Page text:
House-passed highway bill provides funding for wildlife crossings

By Laura Bies

The highway bill recently passed by the House of Representatives provides funding for states and tribes to construct wildlife crossings over or under highways. Credit: Jeffrey Beale

A highway bill passed by the U.S. House of Representatives earlier this month includes important funding for wildlife connectivity.

The $715 billion legislation extends for another five years the current legislation governing federal highways, including their funding, which expires in September.

The “Wildlife Corridors Conservation Act” was included as part of the “INVEST in America Act,” (H.R. 3684), a five-year surface transportation bill approved by the House in a vote of 221 to 201 on July 1. The provision authorizes the development of a national wildlife corridor system on public lands and creates a new competitive grant program for wildlife movement and habitat connectivity. It also calls for the development of a national corridor database.

The new grant program would provide up to $100 million a year over the next five years through competitive grants to states, tribes or other land managers to construct wildlife crossings over or under their highways. Collisions between vehicles and animals result in more than 200 human deaths and 26,000 injuries, as well as the death of more than 1 million large animals each year.

The bill also calls for a nationwide study of such collisions, a standardized data tracking system, and new national guidance to help determine when a state should put in place mitigation measures to reduce wildlife-vehicle collisions.

A separate program also included in the bill would establish another new grant program to fund and support culvert restoration projects, restoring essential anadromous fish passages around the country.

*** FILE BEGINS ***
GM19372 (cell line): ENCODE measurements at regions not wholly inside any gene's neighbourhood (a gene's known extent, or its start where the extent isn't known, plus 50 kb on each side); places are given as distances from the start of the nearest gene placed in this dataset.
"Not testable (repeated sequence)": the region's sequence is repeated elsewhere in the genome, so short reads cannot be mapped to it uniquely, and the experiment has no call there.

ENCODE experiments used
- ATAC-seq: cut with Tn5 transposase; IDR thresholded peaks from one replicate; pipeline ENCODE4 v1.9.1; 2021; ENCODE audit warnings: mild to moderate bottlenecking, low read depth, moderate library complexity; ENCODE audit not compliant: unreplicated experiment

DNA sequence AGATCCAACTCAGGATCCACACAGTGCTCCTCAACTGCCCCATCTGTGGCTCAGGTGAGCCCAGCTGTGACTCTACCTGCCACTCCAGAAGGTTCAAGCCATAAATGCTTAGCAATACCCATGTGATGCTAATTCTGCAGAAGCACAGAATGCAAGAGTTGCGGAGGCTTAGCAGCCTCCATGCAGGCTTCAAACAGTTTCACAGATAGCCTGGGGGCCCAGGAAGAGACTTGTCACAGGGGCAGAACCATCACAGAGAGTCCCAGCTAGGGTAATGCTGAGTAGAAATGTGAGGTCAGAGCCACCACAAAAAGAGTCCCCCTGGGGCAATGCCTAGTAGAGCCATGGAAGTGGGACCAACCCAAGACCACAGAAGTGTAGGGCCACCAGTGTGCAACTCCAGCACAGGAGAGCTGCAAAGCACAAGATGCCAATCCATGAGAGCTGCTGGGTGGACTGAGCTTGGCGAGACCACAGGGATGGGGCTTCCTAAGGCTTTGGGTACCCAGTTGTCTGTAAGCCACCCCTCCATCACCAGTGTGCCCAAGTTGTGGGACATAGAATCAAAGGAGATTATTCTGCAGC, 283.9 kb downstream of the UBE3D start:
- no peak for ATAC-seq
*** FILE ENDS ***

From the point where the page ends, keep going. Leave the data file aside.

The Senate is in the processing of developing its own highway bill. The current draft includes the wildlife crossing grant program, but would only provide a total of $350 million over the five-year life of the bill. Once the Senate passes a highway bill, any differences between the two bills will need to be reconciled before a final bill can be passed and signed into law.

The Wildlife Corridors Act was introduced into Congress as a stand-alone bill in 2019, and in two previous session of Congress. It was reported out by the House Natural Resources Committee in 2020 but did not receive a vote on the House floor before the 116th Congress ended. The Senate version of the bill did not advance out of committee last Congress.

Last year, The Wildlife Society joined nearly 40 other organizations in asking the Senate Transportation and Infrastructure Committee to consider wildlife in upcoming transportation legislation and to incorporate wildlife provisions included in the Senate transportation bill, approved by the Environment and Public Works Committee in January 2020.

Laura BiesLaura Bies is a government relations contractor and freelance writer for The Wildlife Society. She has a B.S. in Environmental Science and a law degree from George Washington University. Laura has worked with The Wildlife Society since 2005. Read more of Laura's articles.

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